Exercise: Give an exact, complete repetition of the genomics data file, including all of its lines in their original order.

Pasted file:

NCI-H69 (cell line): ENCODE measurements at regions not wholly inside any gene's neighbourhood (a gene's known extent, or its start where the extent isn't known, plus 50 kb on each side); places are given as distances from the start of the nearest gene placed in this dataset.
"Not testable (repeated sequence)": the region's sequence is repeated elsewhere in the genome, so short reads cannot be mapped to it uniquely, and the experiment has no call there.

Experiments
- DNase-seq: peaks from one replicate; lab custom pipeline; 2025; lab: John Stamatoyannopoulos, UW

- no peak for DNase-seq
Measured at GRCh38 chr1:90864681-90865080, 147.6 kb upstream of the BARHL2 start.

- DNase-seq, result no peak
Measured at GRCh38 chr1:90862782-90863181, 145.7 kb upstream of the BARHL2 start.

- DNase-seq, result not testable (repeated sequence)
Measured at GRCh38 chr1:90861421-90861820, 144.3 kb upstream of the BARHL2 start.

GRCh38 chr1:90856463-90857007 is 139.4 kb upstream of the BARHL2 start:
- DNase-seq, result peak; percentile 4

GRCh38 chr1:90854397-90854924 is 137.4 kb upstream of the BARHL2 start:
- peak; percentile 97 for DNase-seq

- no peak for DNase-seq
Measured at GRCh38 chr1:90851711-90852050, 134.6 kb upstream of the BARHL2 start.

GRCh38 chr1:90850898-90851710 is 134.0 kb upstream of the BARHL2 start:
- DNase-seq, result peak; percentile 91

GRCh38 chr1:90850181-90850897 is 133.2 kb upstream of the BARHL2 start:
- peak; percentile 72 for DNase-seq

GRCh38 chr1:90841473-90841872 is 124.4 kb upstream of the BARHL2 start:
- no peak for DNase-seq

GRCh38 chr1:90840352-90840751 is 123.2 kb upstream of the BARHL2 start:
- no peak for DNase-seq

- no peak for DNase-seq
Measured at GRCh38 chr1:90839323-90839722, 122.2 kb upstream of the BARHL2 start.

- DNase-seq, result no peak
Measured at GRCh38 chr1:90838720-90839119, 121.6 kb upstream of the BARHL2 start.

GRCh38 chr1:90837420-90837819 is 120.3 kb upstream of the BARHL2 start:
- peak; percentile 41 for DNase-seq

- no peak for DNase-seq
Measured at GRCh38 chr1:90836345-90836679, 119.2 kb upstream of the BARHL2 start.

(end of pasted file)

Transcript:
NCI-H69 (cell line): ENCODE measurements at regions not wholly inside any gene's neighbourhood (a gene's known extent, or its start where the extent isn't known, plus 50 kb on each side); places are given as distances from the start of the nearest gene placed in this dataset.
"Not testable (repeated sequence)": the region's sequence is repeated elsewhere in the genome, so short reads cannot be mapped to it uniquely, and the experiment has no call there.

Experiments
- DNase-seq: peaks from one replicate; lab custom pipeline; 2025; lab: John Stamatoyannopoulos, UW

- no peak for DNase-seq
Measured at GRCh38 chr1:90864681-90865080, 147.6 kb upstream of the BARHL2 start.

- DNase-seq, result no peak
Measured at GRCh38 chr1:90862782-90863181, 145.7 kb upstream of the BARHL2 start.

- DNase-seq, result not testable (repeated sequence)
Measured at GRCh38 chr1:90861421-90861820, 144.3 kb upstream of the BARHL2 start.

GRCh38 chr1:90856463-90857007 is 139.4 kb upstream of the BARHL2 start:
- DNase-seq, result peak; percentile 4

GRCh38 chr1:90854397-90854924 is 137.4 kb upstream of the BARHL2 start:
- peak; percentile 97 for DNase-seq

- no peak for DNase-seq
Measured at GRCh38 chr1:90851711-90852050, 134.6 kb upstream of the BARHL2 start.

GRCh38 chr1:90850898-90851710 is 134.0 kb upstream of the BARHL2 start:
- DNase-seq, result peak; percentile 91

GRCh38 chr1:90850181-90850897 is 133.2 kb upstream of the BARHL2 start:
- peak; percentile 72 for DNase-seq

GRCh38 chr1:90841473-90841872 is 124.4 kb upstream of the BARHL2 start:
- no peak for DNase-seq

GRCh38 chr1:90840352-90840751 is 123.2 kb upstream of the BARHL2 start:
- no peak for DNase-seq

- no peak for DNase-seq
Measured at GRCh38 chr1:90839323-90839722, 122.2 kb upstream of the BARHL2 start.

- DNase-seq, result no peak
Measured at GRCh38 chr1:90838720-90839119, 121.6 kb upstream of the BARHL2 start.

GRCh38 chr1:90837420-90837819 is 120.3 kb upstream of the BARHL2 start:
- peak; percentile 41 for DNase-seq

- no peak for DNase-seq
Measured at GRCh38 chr1:90836345-90836679, 119.2 kb upstream of the BARHL2 start.